Not a Good Week to be in the Wind Industry

A Superior Court decision orders wind project to comply with existing regulations and  in another development, the Senate passes a Bill creating more stringent siting standards for wind turbines.

Abuse of Power – Letter to Ministry of the Attorney General

PECFN Field naturalists confirm they’ll go back to court

March 11,2014

The Prince Edward County Field Naturalists (PECFN) gave notice to Gilead and the Ministry of the Environment (MOE) of its intention to request leave from the Ontario Court of Appeal to appeal the Divisional Court ruling that overturned the Environmental Review Tribunal success.

PECFN’s Chery Anderson said the Appeal Court registrar is to receive PECFN’s notice of intention Wednesday, March. 12.

“Over the next month PECFN will be preparing our legal arguments in consultation with other environmental groups.  By mid May all parties will be submitting their motions to the Appeal Court for consideration,” Anderson said. “Three judges of the Appeal Court will then consider whether to allow our appeal.  That consideration could take several weeks.  If and when leave to appeal is given, a court date will be established and that, again, will be sometime in the indeterminate future.”

Lawyers assembled in Osgoode Hall Jan. 21-23 to hear the arguments of the Ministry of the Environment and Gilead Power against the Environmental Review Tribunal ruling that revoked the minister’s approval of the nine turbine project planned for Ostrander Point, on the south shore of Prince Edward County.

The decision of the Divisional Court received Thursday Feb. 20 was that the tribunal erred in its ruling.

Unless appealed, the decision will result in the industrial development of Ostrander Point Crown Land Block on the South Shore of Prince Edward County.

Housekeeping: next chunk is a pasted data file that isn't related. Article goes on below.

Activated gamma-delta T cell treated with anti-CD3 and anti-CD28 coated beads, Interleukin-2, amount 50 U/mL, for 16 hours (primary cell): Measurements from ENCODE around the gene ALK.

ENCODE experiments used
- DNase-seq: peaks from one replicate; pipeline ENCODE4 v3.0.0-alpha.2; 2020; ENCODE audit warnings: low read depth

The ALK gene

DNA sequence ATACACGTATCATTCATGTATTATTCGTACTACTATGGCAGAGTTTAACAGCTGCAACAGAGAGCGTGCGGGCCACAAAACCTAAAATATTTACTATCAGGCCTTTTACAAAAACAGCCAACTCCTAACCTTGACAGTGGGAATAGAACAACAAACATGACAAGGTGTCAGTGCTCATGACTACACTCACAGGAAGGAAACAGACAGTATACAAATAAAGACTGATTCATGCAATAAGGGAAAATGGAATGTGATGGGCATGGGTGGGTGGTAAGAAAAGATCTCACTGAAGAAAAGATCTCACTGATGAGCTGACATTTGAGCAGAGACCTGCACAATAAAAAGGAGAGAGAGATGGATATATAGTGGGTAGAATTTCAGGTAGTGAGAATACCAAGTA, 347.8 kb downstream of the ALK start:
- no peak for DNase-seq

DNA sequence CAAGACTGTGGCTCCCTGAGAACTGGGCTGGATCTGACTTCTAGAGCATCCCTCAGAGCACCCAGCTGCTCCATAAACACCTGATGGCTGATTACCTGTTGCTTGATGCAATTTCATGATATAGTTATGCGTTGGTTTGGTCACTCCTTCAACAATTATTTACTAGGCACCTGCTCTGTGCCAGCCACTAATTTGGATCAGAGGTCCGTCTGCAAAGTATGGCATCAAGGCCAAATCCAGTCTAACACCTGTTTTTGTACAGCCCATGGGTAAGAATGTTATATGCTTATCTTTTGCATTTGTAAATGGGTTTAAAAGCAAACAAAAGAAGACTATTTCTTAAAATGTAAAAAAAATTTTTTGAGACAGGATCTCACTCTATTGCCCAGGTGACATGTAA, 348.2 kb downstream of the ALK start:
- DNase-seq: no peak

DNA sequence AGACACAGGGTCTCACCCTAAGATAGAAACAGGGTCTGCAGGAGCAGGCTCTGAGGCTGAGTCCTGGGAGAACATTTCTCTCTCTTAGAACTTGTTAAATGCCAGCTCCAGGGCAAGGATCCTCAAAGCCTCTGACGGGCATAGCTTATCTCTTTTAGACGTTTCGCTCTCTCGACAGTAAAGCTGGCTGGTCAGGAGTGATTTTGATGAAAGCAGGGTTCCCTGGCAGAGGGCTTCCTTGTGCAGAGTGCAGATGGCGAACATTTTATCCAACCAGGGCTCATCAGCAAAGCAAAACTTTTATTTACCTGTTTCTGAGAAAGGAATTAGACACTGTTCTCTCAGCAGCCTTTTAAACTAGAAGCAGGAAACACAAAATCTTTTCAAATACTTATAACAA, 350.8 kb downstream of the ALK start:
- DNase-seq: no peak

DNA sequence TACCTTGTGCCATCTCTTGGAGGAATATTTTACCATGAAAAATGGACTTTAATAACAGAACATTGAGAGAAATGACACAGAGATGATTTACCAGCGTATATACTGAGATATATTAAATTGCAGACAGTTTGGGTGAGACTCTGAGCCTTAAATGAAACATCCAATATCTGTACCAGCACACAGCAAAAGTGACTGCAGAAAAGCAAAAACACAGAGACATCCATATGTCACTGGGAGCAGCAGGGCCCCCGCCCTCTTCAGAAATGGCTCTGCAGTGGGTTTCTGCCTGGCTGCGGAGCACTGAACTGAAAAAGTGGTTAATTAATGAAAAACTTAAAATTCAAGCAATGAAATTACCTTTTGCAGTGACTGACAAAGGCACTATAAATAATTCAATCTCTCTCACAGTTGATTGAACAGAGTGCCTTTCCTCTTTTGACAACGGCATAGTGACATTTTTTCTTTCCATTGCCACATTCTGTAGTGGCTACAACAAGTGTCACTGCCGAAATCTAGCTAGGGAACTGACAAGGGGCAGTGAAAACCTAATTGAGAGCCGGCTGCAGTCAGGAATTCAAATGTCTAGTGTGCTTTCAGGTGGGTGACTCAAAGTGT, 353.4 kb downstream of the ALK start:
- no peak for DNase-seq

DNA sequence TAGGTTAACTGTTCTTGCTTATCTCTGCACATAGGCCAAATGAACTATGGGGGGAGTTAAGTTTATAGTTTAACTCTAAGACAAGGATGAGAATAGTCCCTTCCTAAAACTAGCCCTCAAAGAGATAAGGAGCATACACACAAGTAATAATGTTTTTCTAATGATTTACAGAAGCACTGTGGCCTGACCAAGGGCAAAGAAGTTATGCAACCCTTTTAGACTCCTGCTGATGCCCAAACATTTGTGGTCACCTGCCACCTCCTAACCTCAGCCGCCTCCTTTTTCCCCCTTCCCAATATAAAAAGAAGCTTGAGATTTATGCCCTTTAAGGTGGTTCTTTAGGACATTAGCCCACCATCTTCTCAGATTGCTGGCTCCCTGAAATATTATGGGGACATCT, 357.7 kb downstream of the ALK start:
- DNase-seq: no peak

Prince Edward County Field Naturalists are disappointed with the ruling of the Divisional Court and do not agree that the Environmental Review Tribunal was wrong.  Read rest of article here.

OEH Seminar: Wind turbines and human health

Thursday March 20, 2014 from 8 am to 9 am  Toronto, Ontario

Emotional public objection, scientific and government publications, and legal proceedings all play into the debate around the issue of wind turbines and human health. While some argue that electromagnetic fields, shadow flicker, and audible/inaudible noise from operational wind turbines are related to self-reported health effects, others suggest that subjective variables like visual cue, attitude, personality, and expectations related to media, rather than turbine-specific variables, are linked to reported effects. In his presentation, Dr. Loren Knopper will highlight his experience in the field, the most prominent information found in the popular literature, the state of scientific/medical knowledge on the issue, and provide a weight-of-evidence conclusion on this debate.

Presenter: Dr. Loren Knopper

Dr. Knopper is an internationally recognized environmental health scientist at Intrinsik Environmental Sciences. Dr. Knopper’s career has focused on human health and ecological risk assessment, human and ecological toxicology and health, public communication, and scientific training. He has been involved in risk/scientific communication with a number of stakeholders including government and regulatory officials, industry representatives, aboriginal councils, and the general public. He maintains an active academic practice and holds adjunct professor appointments at the University of Waterloo, the Royal Military College of Canada, and the University of Guelph. Dr. Knopper was recently nominated for the prestigious Eni Award, which recognizes researchers who have achieved internationally significant results in the field of human activity and the natural environment.


Please note: This is an open invitation, and may be forwarded to interested parties. Attendees may join in person or via webinar. 

DISCLAIMER: The opinions expressed by speakers and moderators do not necessarily reflect the official policies or views of Public Health Ontario, nor does the mention of trade names, commercial practices, or organizations imply endorsement by Public Health Ontario.

For Seminar/Webinar details please read here.



Join Us for the Spring Fling!

Mothers Against Wind Turbines invites you to our upcoming community event….our Spring Fling!

Friday April 11 @ 7 pm  at   Wellandport Hall.
Admission is $1o.oo per person